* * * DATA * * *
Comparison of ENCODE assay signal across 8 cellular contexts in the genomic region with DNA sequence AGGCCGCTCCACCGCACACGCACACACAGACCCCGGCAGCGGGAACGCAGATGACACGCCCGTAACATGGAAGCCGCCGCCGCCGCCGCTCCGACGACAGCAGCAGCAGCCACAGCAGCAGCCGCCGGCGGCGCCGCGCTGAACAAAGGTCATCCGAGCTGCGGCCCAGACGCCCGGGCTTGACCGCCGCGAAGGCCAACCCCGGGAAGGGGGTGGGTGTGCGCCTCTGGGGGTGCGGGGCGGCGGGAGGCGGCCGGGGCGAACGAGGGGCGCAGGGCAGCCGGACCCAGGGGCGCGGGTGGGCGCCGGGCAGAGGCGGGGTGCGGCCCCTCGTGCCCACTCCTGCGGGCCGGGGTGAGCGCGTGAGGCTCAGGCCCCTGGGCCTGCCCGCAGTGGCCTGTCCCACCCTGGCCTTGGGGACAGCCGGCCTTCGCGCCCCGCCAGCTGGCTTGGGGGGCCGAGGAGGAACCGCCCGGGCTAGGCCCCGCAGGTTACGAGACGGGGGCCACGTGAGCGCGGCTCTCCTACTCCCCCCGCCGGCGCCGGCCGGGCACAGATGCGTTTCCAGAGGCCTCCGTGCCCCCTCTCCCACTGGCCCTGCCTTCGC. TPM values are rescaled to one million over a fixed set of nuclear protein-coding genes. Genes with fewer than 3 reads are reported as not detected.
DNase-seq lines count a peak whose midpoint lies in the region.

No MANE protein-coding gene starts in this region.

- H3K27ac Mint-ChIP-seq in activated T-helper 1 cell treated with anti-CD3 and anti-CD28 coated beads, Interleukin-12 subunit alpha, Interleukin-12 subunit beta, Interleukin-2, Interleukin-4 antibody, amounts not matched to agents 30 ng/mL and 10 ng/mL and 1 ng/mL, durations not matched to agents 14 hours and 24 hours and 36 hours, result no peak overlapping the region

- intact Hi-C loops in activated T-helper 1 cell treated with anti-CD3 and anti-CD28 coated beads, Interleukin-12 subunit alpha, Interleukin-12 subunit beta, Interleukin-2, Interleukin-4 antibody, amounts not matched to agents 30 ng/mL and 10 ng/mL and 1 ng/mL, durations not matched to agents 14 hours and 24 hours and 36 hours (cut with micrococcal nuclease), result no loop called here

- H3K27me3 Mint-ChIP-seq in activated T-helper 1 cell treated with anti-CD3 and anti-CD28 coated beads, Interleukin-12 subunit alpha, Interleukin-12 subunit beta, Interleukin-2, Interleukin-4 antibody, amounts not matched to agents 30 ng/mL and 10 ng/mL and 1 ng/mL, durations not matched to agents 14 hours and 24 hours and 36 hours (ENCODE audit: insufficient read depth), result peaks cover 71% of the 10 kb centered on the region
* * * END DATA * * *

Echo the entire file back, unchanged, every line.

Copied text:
Comparison of ENCODE assay signal across 8 cellular contexts in the genomic region with DNA sequence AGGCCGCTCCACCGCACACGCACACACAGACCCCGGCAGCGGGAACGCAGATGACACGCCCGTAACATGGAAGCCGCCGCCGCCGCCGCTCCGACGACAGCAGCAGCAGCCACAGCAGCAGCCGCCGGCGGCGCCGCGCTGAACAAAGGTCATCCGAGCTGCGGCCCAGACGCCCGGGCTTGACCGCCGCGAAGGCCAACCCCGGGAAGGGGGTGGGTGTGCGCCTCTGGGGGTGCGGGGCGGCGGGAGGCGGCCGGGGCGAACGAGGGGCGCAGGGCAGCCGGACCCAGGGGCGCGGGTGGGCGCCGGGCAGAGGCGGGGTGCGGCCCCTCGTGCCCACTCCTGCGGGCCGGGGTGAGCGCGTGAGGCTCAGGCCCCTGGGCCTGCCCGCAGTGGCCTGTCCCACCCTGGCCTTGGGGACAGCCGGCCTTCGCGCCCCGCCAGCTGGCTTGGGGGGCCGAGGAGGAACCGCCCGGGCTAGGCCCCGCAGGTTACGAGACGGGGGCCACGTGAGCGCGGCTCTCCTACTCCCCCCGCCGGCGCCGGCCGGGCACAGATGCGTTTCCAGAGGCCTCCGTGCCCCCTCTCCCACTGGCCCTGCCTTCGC. TPM values are rescaled to one million over a fixed set of nuclear protein-coding genes. Genes with fewer than 3 reads are reported as not detected.
DNase-seq lines count a peak whose midpoint lies in the region.

No MANE protein-coding gene starts in this region.

- H3K27ac Mint-ChIP-seq in activated T-helper 1 cell treated with anti-CD3 and anti-CD28 coated beads, Interleukin-12 subunit alpha, Interleukin-12 subunit beta, Interleukin-2, Interleukin-4 antibody, amounts not matched to agents 30 ng/mL and 10 ng/mL and 1 ng/mL, durations not matched to agents 14 hours and 24 hours and 36 hours, result no peak overlapping the region

- intact Hi-C loops in activated T-helper 1 cell treated with anti-CD3 and anti-CD28 coated beads, Interleukin-12 subunit alpha, Interleukin-12 subunit beta, Interleukin-2, Interleukin-4 antibody, amounts not matched to agents 30 ng/mL and 10 ng/mL and 1 ng/mL, durations not matched to agents 14 hours and 24 hours and 36 hours (cut with micrococcal nuclease), result no loop called here

- H3K27me3 Mint-ChIP-seq in activated T-helper 1 cell treated with anti-CD3 and anti-CD28 coated beads, Interleukin-12 subunit alpha, Interleukin-12 subunit beta, Interleukin-2, Interleukin-4 antibody, amounts not matched to agents 30 ng/mL and 10 ng/mL and 1 ng/mL, durations not matched to agents 14 hours and 24 hours and 36 hours (ENCODE audit: insufficient read depth), result peaks cover 71% of the 10 kb centered on the region